Email voting? Why not, one might ask?! A lot of folks use the false analogy of online banking to argue that email voting should be allowed for the convenience and accessibility of voters. Not a moment of thought is given to the security risks involved. So I’ve done a brief Fact Sheet summarizing the major arguments against returning voted ballots via email. I’m OK with distribution of blank ballots via email but not the return of voted ballots by the same method.
Oregon, like many other states, considering authorizing email return of ballots — the bill is HB 3074 and this post is directed toward that proposed law, but could effectively be applied to a host of other states which are considering similar legislation (or perhaps need to review already adopted laws in light of these arguments).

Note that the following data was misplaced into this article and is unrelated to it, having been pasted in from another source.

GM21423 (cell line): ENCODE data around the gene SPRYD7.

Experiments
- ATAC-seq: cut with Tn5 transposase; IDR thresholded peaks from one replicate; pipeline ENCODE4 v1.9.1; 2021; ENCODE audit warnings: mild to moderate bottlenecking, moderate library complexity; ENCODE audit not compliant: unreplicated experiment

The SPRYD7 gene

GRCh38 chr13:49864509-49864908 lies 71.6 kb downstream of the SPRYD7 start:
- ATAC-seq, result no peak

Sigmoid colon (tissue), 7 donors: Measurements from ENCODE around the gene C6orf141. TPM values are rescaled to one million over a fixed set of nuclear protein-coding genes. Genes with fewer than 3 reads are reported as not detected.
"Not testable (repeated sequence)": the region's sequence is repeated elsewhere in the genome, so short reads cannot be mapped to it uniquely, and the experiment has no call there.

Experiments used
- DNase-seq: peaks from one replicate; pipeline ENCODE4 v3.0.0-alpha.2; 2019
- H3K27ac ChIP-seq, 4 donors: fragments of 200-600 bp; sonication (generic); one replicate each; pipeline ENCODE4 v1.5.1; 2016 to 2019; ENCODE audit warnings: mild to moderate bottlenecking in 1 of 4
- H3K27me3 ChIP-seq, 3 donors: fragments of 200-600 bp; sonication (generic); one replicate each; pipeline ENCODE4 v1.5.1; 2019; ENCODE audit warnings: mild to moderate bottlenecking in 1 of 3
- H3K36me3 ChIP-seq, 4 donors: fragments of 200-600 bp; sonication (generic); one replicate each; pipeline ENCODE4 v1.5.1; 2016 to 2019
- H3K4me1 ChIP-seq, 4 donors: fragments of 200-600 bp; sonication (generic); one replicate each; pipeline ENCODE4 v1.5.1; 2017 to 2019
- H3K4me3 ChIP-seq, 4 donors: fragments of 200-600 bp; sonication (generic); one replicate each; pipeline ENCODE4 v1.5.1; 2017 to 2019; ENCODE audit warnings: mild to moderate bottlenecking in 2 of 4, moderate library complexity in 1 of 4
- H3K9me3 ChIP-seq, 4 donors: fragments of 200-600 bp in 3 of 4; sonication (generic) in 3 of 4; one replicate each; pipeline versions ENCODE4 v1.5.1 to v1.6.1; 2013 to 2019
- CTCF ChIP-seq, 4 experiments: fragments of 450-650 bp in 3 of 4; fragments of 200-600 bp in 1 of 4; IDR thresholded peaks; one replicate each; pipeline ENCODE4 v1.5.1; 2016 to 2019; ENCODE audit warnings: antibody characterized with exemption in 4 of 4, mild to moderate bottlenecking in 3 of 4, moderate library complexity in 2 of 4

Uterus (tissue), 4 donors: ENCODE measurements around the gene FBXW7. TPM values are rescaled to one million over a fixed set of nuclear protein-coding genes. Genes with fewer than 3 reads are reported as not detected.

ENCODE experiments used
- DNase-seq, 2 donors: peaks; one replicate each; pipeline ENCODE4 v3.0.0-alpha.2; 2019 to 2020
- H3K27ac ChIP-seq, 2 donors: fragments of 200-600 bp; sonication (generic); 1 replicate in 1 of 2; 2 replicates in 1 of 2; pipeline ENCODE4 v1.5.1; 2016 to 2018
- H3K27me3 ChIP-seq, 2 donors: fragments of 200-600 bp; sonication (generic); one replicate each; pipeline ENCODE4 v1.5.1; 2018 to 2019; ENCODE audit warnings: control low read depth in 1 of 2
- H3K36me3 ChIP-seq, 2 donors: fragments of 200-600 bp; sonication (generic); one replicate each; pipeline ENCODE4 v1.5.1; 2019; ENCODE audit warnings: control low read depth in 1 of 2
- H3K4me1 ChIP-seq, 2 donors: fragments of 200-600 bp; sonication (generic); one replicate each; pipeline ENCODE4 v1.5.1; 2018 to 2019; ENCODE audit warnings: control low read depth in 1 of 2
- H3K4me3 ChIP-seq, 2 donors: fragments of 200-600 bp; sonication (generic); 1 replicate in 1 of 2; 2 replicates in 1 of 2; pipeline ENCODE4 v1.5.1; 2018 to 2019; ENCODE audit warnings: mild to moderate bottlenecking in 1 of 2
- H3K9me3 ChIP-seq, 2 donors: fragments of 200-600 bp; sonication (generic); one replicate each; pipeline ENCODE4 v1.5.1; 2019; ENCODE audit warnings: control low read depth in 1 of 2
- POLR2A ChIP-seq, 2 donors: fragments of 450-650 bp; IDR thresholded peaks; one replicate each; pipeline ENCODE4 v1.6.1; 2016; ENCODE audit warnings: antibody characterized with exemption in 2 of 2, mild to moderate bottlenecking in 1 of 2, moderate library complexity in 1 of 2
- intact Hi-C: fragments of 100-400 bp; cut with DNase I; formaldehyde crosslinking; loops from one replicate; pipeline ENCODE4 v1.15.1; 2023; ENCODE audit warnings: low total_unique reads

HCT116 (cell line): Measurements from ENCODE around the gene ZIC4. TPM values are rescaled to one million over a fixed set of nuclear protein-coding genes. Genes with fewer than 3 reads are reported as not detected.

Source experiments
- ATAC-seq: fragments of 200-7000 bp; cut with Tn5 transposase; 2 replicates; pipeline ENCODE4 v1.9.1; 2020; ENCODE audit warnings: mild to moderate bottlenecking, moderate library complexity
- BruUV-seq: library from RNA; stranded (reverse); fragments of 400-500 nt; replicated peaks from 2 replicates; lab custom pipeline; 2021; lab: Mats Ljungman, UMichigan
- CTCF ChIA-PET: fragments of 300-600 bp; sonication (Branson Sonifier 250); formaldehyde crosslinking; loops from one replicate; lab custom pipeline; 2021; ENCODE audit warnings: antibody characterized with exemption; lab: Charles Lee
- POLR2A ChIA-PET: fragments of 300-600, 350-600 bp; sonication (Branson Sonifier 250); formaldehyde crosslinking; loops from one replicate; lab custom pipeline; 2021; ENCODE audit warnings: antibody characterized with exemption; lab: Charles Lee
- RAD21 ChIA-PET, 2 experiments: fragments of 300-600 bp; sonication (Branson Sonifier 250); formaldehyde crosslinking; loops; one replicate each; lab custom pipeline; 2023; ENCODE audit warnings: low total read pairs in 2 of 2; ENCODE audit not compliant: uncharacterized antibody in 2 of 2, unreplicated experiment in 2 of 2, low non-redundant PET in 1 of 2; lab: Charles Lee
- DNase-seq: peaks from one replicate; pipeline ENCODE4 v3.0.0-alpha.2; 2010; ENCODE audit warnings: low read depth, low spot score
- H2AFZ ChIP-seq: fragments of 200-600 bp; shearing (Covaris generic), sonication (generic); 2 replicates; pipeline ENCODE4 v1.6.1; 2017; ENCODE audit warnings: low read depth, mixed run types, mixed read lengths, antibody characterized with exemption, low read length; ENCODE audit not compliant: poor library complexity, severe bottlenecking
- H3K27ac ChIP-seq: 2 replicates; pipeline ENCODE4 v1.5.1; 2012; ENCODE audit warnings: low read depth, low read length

HB 3074 as drafted would permit both the email distribution of blank ballots AND the email return of voted ballots. While the email distribution of blank ballots has some limited manageable security risks, the email return of voted ballots poses serious risks to the integrity and security of Oregon’s elections that are not easily addressed.
Email voting is worse than touchscreen voting – according the cyber security expert David Jefferson, PhD, computer scientist from Lawrence Livermore National Laboratory in California. Oregon has been savvy enough to avoid touchscreen machines and insist on paper ballots and should continue to do so. Email voting does not provide a voter-verified paper ballot.